It is late. I have raked over the financial situation. Having not won the powerball, it’s time to get serious. When you make the decision to close your private practice, and drastically minimize healthcare insurance billing, it appears that money does not flow magically into your bank account. It cannot, therefore, pay your student loans.
This is the most interesting time. I’ve said it before, and I’ll continue to proclaim it: I am happier than I’ve ever been, yet making less money than ever before. Well, I am making more than when I worked at Albertson’s in high school. So there’s that.
Fortunately, my son only likes to eat spoonfuls of sugar, and my daughter hates the entire realm of sauces. My husband is extremely frugal, and I am riddled with guilt, certain my decision to decrease stress and be more available to my children is a crime against Sheryl Sandberg and the precursor to all financial ruin. So, like any good martyr, I am up late, filling out a Public Service Student Loan Forgiveness application.
Did you know our generous government forgives the remaining balance of student loans after 10 years of public service, i.e. working for a non-profit? But you have to pay on the loans the whole 10 years. So, what this really means is that I will have paid off almost all of my balance during those 10 years. My country ’tis of thee…
At first, I thought: What a horrible idea – go work at a non-profit, make scarce wages, feed your children black beans and rice, and then, after 10 years, Blammo! I’ll be able to buy that kayak I’ve been wanting! (Incidentally, these things will help you be a proper non-profit worker, as you’ll be explaining, for 10 years, how your children should be grateful for the beans and rice and that they don’t have to eat bugs, etc.)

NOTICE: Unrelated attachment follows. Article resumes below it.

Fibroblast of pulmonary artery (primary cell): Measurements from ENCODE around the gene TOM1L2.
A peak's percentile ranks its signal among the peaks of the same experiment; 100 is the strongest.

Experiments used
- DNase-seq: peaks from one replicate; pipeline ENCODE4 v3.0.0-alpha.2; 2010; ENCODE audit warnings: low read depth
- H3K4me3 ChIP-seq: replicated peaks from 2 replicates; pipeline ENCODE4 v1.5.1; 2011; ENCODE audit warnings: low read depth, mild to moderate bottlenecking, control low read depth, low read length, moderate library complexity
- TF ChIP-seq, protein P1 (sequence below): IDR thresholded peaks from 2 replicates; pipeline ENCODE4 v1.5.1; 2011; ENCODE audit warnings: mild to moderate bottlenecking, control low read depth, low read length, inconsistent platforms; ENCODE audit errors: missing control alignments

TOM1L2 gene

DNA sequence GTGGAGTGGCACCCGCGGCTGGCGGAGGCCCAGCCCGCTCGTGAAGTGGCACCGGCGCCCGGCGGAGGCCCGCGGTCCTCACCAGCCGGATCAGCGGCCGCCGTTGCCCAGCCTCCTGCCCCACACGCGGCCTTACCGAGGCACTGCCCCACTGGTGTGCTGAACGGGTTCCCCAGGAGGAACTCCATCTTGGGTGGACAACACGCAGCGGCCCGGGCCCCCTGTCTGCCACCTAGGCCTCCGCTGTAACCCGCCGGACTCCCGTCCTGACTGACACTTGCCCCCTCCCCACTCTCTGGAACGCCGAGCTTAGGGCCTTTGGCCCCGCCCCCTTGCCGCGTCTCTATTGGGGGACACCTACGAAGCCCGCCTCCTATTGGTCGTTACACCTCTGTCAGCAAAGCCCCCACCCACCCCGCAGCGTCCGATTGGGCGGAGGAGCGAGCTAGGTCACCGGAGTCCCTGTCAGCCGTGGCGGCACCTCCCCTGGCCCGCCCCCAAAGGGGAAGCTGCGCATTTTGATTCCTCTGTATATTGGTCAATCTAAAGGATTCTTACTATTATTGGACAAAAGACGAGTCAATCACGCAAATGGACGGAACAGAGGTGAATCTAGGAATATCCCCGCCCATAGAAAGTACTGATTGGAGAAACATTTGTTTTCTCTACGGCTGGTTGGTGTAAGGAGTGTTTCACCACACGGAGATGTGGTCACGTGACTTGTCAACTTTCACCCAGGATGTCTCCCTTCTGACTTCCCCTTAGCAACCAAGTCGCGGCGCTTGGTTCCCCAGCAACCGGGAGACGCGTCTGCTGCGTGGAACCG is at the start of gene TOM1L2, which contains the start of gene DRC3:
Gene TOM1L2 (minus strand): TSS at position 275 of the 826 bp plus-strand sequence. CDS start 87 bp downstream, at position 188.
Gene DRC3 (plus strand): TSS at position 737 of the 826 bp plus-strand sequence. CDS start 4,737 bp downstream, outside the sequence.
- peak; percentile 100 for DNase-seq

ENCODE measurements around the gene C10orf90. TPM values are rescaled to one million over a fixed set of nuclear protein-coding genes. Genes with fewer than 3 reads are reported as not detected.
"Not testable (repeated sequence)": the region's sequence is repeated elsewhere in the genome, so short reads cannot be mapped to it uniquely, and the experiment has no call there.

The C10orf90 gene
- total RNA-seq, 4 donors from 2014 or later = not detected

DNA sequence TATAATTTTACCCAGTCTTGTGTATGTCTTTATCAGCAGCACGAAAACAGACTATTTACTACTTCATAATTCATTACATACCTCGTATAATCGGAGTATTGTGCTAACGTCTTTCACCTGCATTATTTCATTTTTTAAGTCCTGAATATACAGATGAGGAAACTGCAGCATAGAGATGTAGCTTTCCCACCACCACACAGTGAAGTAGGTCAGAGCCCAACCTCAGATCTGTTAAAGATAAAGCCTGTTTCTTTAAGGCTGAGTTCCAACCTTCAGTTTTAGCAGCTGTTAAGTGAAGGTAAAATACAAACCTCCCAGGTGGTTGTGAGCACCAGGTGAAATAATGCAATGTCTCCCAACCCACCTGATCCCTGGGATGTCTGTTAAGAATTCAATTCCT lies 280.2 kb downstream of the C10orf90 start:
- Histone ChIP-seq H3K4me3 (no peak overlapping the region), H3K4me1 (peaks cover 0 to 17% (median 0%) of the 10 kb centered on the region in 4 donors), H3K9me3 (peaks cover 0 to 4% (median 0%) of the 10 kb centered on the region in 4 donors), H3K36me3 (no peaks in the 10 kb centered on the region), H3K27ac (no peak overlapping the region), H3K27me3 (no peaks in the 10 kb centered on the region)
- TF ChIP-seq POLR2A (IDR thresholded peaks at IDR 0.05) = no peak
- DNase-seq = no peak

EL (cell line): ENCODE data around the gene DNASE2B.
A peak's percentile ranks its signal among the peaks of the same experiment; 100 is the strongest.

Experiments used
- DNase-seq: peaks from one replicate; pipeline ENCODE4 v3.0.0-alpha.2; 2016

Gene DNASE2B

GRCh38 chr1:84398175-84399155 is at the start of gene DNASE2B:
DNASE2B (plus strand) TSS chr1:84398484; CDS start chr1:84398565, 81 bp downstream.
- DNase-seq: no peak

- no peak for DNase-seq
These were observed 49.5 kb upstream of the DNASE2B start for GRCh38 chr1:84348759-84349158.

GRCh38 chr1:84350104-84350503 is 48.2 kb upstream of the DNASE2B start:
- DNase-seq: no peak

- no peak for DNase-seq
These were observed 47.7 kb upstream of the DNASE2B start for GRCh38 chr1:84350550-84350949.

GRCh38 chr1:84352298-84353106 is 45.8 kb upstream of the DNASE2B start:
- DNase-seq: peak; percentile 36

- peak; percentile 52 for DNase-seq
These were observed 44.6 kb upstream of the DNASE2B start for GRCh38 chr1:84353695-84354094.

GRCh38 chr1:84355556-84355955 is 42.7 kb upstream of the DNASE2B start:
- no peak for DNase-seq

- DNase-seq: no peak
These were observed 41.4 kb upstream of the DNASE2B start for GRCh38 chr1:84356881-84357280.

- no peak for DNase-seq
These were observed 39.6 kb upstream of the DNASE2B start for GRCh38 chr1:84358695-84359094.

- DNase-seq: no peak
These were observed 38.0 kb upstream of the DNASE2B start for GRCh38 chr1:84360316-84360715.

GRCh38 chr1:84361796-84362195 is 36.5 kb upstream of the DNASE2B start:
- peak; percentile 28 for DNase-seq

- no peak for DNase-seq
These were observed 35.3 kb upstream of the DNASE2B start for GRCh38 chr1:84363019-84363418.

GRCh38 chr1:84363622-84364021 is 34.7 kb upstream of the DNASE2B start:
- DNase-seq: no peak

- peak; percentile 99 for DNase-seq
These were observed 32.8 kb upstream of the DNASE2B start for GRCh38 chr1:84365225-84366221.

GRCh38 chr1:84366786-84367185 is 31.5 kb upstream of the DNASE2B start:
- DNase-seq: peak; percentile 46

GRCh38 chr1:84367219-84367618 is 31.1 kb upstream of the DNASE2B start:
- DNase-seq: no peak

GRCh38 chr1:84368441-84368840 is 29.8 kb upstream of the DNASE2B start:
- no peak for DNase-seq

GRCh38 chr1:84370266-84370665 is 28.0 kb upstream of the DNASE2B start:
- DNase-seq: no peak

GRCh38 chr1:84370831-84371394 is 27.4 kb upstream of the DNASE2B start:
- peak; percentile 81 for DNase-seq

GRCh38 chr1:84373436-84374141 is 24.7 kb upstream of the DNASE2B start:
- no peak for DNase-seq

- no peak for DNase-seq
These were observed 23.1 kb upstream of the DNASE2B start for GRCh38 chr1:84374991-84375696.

But then I realized the equivalent of a whole lot of interest is what I’d be kissing goodbye after 10 years. The looming questions: who knows how long this program will last, who will try to kill or otherwise maim it, and how many permutations of crazy will it go through (and me with it, once I turn in the forms)? It’s kind of like playing the lottery in a way, but I’ll have to wait 10 years to know the answer.
So here I sit, way too late at night, thinking again about how the diligent work of caring for others holds little glory. How the dangling of mediocre benefits doesn’t make it worth it. How the pay doesn’t attract enough of us to make a dent in the work. I’ll fill out these forms, not because my ten years of service will be only worth the interest the government might forgive, but because – wouldn’t that be nice?
In the end, I’ll keep doing this work anyway. Despite the adversity inherent, it makes me smile (most days). When I look around the community, I am inspired – not by the people who fight to the top, to ride the wave and bravely chase the sparkle alone, but by the many joining in the collective push, each with a bit of sparkle reserved in his or her pocket. It is those who are a little shaken, but who keep showing up with humility, confidence, and diligence. Those are my people. Now, a martyr must sleep.